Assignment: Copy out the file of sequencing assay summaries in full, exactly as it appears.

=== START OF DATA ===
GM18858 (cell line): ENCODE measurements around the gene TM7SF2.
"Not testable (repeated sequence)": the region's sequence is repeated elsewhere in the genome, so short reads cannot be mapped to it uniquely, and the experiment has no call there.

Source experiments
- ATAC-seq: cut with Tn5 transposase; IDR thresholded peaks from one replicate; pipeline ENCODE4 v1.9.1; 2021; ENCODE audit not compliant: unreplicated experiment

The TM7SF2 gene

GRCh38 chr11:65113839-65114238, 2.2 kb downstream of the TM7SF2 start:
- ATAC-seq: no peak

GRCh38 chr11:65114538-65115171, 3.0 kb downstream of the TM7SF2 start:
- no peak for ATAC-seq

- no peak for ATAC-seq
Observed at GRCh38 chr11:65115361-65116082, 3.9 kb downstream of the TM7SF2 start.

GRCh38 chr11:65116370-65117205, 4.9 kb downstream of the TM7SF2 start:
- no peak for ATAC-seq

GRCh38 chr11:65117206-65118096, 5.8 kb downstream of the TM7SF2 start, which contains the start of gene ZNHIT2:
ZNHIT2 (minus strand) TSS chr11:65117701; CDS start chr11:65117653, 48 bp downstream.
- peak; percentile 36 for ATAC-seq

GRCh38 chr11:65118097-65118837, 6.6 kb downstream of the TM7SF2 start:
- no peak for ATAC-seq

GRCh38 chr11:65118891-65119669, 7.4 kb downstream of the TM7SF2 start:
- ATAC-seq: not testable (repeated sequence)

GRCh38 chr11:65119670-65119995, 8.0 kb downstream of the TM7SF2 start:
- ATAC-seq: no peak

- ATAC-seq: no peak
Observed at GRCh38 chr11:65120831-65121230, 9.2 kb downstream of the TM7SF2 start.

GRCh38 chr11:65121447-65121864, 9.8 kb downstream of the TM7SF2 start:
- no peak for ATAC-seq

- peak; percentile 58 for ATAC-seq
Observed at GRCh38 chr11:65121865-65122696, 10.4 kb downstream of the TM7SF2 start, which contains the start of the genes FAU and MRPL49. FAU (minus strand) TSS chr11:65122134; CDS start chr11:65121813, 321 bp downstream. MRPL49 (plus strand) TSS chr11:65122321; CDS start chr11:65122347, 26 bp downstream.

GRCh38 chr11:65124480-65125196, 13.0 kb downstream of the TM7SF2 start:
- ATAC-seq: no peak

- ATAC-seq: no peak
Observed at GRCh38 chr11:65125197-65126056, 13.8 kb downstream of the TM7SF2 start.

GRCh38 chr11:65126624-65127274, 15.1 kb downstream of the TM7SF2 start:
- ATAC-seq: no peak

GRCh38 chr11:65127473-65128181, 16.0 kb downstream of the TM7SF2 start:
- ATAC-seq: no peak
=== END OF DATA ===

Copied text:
GM18858 (cell line): ENCODE measurements around the gene TM7SF2.
"Not testable (repeated sequence)": the region's sequence is repeated elsewhere in the genome, so short reads cannot be mapped to it uniquely, and the experiment has no call there.

Source experiments
- ATAC-seq: cut with Tn5 transposase; IDR thresholded peaks from one replicate; pipeline ENCODE4 v1.9.1; 2021; ENCODE audit not compliant: unreplicated experiment

The TM7SF2 gene

GRCh38 chr11:65113839-65114238, 2.2 kb downstream of the TM7SF2 start:
- ATAC-seq: no peak

GRCh38 chr11:65114538-65115171, 3.0 kb downstream of the TM7SF2 start:
- no peak for ATAC-seq

- no peak for ATAC-seq
Observed at GRCh38 chr11:65115361-65116082, 3.9 kb downstream of the TM7SF2 start.

GRCh38 chr11:65116370-65117205, 4.9 kb downstream of the TM7SF2 start:
- no peak for ATAC-seq

GRCh38 chr11:65117206-65118096, 5.8 kb downstream of the TM7SF2 start, which contains the start of gene ZNHIT2:
ZNHIT2 (minus strand) TSS chr11:65117701; CDS start chr11:65117653, 48 bp downstream.
- peak; percentile 36 for ATAC-seq

GRCh38 chr11:65118097-65118837, 6.6 kb downstream of the TM7SF2 start:
- no peak for ATAC-seq

GRCh38 chr11:65118891-65119669, 7.4 kb downstream of the TM7SF2 start:
- ATAC-seq: not testable (repeated sequence)

GRCh38 chr11:65119670-65119995, 8.0 kb downstream of the TM7SF2 start:
- ATAC-seq: no peak

- ATAC-seq: no peak
Observed at GRCh38 chr11:65120831-65121230, 9.2 kb downstream of the TM7SF2 start.

GRCh38 chr11:65121447-65121864, 9.8 kb downstream of the TM7SF2 start:
- no peak for ATAC-seq

- peak; percentile 58 for ATAC-seq
Observed at GRCh38 chr11:65121865-65122696, 10.4 kb downstream of the TM7SF2 start, which contains the start of the genes FAU and MRPL49. FAU (minus strand) TSS chr11:65122134; CDS start chr11:65121813, 321 bp downstream. MRPL49 (plus strand) TSS chr11:65122321; CDS start chr11:65122347, 26 bp downstream.

GRCh38 chr11:65124480-65125196, 13.0 kb downstream of the TM7SF2 start:
- ATAC-seq: no peak

- ATAC-seq: no peak
Observed at GRCh38 chr11:65125197-65126056, 13.8 kb downstream of the TM7SF2 start.

GRCh38 chr11:65126624-65127274, 15.1 kb downstream of the TM7SF2 start:
- ATAC-seq: no peak

GRCh38 chr11:65127473-65128181, 16.0 kb downstream of the TM7SF2 start:
- ATAC-seq: no peak